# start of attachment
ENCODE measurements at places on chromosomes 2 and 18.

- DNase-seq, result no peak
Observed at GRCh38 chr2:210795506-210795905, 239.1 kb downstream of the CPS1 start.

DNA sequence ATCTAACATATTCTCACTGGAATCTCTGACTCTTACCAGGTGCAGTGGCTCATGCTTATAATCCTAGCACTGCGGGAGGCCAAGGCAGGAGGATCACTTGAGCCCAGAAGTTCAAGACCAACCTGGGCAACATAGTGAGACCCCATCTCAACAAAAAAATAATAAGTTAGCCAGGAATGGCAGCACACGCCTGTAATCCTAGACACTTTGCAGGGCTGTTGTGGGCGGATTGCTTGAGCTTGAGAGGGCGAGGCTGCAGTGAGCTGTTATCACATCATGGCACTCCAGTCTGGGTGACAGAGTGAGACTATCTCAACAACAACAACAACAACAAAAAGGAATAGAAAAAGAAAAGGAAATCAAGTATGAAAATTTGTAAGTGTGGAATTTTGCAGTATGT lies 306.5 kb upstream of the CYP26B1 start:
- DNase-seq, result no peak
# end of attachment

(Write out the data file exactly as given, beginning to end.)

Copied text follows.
ENCODE measurements at places on chromosomes 2 and 18.

- DNase-seq, result no peak
Observed at GRCh38 chr2:210795506-210795905, 239.1 kb downstream of the CPS1 start.

DNA sequence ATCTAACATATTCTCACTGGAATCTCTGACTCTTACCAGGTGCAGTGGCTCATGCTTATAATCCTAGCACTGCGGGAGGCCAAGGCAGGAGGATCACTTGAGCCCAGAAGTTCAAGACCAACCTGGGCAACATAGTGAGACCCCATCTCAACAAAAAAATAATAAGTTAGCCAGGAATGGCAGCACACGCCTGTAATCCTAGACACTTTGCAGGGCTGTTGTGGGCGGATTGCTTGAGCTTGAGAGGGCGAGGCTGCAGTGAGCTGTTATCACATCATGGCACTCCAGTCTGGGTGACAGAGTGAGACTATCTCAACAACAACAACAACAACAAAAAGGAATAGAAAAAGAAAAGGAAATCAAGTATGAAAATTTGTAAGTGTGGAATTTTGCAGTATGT lies 306.5 kb upstream of the CYP26B1 start:
- DNase-seq, result no peak